Location: Western WA, Olympic Peninsula, USDA Zone: 8b
posted 3 years ago
As mentioned above, it will depend upon what you are trying to accomplish with the tree. If your goal is to maintain a fruit tree at a certain height (usually smaller or more easily manageable) then summer pruning is typically performed (mid or late June for example). If your goal is to encourage growth or new growth in the fruit tree, then traditional late winter/early spring pruning is preferred.
I've become a fan of late summer pruning after reading Ann Ralph's book "Grow a Little Fruit Tree" as well as Dave Wilson Nursery's "Backyard Orchard Culture".
I'm not going to pretend to understand it all. I understand the concepts, but putting them into practice seems a bit more difficult to say the least. Consider me the "measure twice, cut once" type lol. I'm probably more paranoid about pruning than I should be.
With that said, just yesterday the book I ordered on the subject arrived courtesy of Amazon. It's titled American Horticultural Society Pruning and Training. It's currently priced at $16.
From the small amount I browsed earlier it's WELL worth the money. Its rare I buy a reference/instructional book and don't wish I just got the info for free off the internet, this book I would have gladly paid double for. It covers the concepts behind pruning, the basics, and how to guides for everything from topiaries, ornamentals, shrubs, and fruit trees. Shows how to train for various shapes (cordon, fan, espalier, etc.) with year to year instructions as well as explaining why to use certain forms and which trees do better with certain forms. Hell, it even covers the different rootstocks normally used for fruit trees. Even included a breakdown of popular trees: normal form, common desirable forms, habitat preferences, zone rating.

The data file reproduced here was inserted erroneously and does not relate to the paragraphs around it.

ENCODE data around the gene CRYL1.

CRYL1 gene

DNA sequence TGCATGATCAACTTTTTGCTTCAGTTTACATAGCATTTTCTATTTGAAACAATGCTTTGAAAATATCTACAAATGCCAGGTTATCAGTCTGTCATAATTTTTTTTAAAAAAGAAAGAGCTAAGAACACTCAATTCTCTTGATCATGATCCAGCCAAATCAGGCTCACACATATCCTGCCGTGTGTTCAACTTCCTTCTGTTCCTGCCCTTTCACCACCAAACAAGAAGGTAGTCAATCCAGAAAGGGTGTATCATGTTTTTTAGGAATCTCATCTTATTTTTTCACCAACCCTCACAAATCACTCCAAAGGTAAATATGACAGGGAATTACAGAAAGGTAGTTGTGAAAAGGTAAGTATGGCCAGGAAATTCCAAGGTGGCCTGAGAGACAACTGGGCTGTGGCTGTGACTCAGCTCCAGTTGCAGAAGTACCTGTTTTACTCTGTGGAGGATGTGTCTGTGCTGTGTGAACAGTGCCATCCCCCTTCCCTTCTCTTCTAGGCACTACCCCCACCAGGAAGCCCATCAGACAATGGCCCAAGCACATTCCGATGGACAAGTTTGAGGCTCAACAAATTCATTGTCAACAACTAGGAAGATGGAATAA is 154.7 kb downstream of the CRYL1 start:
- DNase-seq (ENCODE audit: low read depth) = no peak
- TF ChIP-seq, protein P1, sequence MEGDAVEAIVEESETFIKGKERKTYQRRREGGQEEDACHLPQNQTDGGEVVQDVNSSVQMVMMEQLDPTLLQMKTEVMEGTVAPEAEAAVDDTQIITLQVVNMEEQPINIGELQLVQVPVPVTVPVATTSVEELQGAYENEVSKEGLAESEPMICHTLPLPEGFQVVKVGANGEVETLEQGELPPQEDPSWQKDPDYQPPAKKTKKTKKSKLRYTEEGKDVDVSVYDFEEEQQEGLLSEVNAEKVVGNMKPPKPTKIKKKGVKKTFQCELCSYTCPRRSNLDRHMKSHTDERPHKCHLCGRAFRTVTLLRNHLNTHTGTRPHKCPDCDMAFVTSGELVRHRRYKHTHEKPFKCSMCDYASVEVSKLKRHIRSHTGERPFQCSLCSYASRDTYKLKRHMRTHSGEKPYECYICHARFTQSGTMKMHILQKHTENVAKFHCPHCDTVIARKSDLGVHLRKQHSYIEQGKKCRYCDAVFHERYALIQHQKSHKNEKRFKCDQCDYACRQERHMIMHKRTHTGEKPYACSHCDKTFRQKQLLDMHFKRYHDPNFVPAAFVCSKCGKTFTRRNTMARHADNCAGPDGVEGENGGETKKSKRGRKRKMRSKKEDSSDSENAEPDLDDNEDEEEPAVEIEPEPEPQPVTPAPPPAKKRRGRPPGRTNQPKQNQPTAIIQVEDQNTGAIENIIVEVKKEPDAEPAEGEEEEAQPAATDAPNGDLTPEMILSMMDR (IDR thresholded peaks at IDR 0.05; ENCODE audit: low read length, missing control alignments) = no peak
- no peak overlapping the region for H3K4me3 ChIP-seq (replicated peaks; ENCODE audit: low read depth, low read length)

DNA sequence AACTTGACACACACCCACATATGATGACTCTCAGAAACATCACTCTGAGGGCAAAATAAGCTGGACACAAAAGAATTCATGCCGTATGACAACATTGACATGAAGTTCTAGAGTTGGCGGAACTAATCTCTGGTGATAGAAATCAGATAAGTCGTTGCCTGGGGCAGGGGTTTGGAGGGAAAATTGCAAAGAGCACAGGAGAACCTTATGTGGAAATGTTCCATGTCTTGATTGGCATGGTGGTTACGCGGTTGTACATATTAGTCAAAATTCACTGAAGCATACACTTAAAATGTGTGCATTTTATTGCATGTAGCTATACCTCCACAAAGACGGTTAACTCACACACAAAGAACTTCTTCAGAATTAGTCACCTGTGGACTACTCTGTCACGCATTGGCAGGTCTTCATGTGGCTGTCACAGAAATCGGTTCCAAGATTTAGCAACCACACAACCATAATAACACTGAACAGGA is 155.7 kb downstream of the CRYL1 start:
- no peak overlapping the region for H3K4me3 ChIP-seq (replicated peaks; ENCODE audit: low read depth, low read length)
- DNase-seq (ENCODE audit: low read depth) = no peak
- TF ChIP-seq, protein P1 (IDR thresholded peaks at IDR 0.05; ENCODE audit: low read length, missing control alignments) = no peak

Basically, this is the book I've been looking for on pruning, and I can highly recommend it for no other reason than having a handy reference. May be something you want to check out
I would suggest Fall for general pruning on apple and pear in Western Washington - pick a day after dormancy - Nov/Dec, not freezing and dry. Disinfect the pruners between trees with alcohol or bleach. Try not to overdo it: remove some damaged or diseased wood and thin some crowded areas or branches at odd angles.
If you have large branch pruning or topping branches over 3" diameter to do, I would wait until a dry time in June/July to prevent disease and discourage sprouting regrowth.